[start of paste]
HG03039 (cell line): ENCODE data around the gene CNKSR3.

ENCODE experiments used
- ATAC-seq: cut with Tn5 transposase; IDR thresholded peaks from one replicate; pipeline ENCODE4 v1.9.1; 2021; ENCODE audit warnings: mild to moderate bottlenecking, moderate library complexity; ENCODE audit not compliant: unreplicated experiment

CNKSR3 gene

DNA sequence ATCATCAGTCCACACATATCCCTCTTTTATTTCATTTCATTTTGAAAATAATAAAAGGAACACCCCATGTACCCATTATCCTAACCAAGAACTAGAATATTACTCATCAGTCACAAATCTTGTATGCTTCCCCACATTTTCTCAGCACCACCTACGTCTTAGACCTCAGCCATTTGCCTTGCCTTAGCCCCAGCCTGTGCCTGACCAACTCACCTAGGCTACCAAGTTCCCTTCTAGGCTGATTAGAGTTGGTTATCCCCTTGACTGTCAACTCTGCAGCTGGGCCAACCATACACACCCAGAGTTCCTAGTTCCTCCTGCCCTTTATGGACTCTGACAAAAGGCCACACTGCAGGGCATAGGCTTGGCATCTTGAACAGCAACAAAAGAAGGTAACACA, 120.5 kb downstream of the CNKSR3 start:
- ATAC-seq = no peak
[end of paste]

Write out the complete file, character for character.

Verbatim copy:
HG03039 (cell line): ENCODE data around the gene CNKSR3.

ENCODE experiments used
- ATAC-seq: cut with Tn5 transposase; IDR thresholded peaks from one replicate; pipeline ENCODE4 v1.9.1; 2021; ENCODE audit warnings: mild to moderate bottlenecking, moderate library complexity; ENCODE audit not compliant: unreplicated experiment

CNKSR3 gene

DNA sequence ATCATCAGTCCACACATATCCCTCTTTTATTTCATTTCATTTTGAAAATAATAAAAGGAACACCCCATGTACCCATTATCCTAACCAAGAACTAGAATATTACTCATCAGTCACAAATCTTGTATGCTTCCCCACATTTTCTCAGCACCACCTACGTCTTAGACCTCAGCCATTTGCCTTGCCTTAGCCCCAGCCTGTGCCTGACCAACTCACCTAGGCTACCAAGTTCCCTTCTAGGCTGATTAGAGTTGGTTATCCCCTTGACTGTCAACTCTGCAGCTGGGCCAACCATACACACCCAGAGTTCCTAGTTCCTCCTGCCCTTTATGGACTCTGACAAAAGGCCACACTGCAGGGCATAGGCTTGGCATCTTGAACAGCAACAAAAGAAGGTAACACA, 120.5 kb downstream of the CNKSR3 start:
- ATAC-seq = no peak